Targeted strategies needed to get young people vaccinatedFriday, August 20, 2021
The Ministry of Education reported that they will require students 12 years and older to be vaccinated against COVID-19 before being allowed to attend face-to-face classes in September 2021. This report has emerged only two weeks prior to the start of the new school year and has certainly sparked grave concern for the nation's youth.
Undoubtedly, this is certainly a good move for the protection of our young people and the stability of their ongoing education, however, being the intersectional development practitioner that I am, I recognise the possible gaps this approach might cause.
Though I see the benefits, we have to ask ourselves how this decision will affect young people in rural areas or lower-income communities where we have failed to penetrate with sufficient vaccine information or even, arguably, vaccines.
According to Reuters' COVID-19 tracker, Jamaica has administered at least 391,076 doses of COVID-19 vaccines so far. Assuming every person needs two doses, that's enough to have vaccinated about 6.6 per cent of the population.
This shows that Jamaica's population, due to a variety of reasons, including international vaccine inequity, as well as low vaccine take-up by the population, is significantly under-vaccinated.
Vaccine hesitancy, which seems to be spreading, confirms my fear that parents who are unwilling or apprehensive to take the vaccine themselves will not allow their children to be vaccinated, despite it being a barrier to face-to-face education.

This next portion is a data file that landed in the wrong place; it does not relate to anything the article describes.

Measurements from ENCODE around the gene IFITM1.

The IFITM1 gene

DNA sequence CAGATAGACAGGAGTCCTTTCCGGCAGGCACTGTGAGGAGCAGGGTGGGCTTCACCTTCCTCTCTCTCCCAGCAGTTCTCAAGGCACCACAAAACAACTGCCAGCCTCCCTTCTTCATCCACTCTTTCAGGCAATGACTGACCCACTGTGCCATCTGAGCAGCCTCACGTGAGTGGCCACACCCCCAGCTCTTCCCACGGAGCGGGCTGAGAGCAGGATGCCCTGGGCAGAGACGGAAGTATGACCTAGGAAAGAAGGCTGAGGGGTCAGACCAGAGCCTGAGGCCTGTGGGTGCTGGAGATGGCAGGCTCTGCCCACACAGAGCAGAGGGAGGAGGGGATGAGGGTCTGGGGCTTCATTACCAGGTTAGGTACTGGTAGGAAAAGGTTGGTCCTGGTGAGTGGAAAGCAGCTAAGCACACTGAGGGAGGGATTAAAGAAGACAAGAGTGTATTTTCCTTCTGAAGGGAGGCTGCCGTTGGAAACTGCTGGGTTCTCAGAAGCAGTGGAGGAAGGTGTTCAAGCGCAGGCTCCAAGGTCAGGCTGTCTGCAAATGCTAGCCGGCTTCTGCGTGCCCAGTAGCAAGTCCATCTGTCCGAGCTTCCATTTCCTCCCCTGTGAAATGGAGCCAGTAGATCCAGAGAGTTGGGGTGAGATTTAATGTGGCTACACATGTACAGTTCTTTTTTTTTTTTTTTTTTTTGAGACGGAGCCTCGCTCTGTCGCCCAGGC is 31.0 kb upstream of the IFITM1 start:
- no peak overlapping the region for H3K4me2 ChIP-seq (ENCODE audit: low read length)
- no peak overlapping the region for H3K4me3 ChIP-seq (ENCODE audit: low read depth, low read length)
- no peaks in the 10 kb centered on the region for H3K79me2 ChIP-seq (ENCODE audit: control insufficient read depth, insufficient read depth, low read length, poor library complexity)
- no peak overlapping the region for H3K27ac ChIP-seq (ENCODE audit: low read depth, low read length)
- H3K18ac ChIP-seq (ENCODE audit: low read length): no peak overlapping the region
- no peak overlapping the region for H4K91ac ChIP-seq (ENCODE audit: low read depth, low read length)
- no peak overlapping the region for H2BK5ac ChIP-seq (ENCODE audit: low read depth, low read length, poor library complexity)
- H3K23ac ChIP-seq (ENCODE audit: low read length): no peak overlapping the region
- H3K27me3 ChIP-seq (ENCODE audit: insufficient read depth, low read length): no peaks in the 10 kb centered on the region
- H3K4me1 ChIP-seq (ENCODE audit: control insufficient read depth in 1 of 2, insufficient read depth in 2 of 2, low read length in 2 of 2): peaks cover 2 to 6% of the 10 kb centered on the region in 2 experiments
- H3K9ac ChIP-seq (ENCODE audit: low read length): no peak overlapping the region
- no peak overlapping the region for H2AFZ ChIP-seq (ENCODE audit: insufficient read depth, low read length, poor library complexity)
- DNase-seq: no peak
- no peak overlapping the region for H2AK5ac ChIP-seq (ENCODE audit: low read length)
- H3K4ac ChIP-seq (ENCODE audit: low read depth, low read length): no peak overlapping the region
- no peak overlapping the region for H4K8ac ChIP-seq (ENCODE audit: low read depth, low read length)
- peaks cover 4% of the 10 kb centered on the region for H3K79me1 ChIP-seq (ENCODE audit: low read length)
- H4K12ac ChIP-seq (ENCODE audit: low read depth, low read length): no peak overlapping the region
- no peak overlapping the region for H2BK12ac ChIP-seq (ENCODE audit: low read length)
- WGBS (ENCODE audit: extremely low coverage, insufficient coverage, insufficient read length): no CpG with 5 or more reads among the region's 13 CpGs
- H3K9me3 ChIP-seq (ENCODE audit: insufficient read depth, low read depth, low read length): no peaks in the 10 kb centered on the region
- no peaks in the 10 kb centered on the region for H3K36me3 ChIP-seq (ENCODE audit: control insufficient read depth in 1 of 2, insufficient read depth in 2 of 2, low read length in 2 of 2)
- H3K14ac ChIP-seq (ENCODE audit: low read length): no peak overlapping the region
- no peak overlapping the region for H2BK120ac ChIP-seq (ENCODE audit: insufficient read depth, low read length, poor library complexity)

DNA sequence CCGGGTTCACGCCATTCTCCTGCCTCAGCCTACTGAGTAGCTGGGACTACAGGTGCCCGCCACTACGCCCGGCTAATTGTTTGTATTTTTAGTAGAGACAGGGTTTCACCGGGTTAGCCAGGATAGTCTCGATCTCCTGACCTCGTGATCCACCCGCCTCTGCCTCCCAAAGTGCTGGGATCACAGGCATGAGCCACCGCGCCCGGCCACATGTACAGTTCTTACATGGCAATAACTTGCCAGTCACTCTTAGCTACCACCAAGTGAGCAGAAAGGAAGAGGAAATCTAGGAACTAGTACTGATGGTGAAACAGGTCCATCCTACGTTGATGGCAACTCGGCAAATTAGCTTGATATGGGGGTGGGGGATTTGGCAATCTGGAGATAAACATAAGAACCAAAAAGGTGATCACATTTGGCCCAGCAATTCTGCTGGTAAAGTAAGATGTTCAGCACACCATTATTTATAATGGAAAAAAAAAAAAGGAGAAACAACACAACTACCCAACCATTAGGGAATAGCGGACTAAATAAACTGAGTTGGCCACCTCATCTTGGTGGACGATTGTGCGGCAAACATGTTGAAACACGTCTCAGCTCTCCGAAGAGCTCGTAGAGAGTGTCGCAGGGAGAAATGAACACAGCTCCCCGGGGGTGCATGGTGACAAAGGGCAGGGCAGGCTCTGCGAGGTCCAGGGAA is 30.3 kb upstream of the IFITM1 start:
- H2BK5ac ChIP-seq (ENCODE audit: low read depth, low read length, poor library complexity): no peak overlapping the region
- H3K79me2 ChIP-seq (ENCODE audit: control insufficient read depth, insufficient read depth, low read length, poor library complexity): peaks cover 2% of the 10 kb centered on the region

Interestingly, face-to-face education is the best modality for Jamaica currently.
Since the emergence of the novel coronavirus pandemic, Jamaica has become acutely aware of the digital divide that affects children and young people from underserved communities who are unable to access their education online. I fear that this might be a prolonged issue if enough vaccines do not reach lower-income communities or there is not a high take-up of the vaccines that are available.
Consequently, our most vulnerable needs to be targeted with vaccine intervention strategies that promote trust, high take-up, and in-person engagement — go to them in their communities.
Finally, no one should be left behind and certainly, no one should have barriers preventing them from accessing education. This means that we should all get vaccinated so that the young people within our society can have a fair chance of accessing education.
Realistically, this isn't an easy task for any Government in the current climate, but let's consider how best to engage young people and parents, especially those who live in rural or lower-income communities.
These kids have suffered for far too long and this pandemic has presented gaps in their education that I am not sure Jamaica can mitigate. I am worried.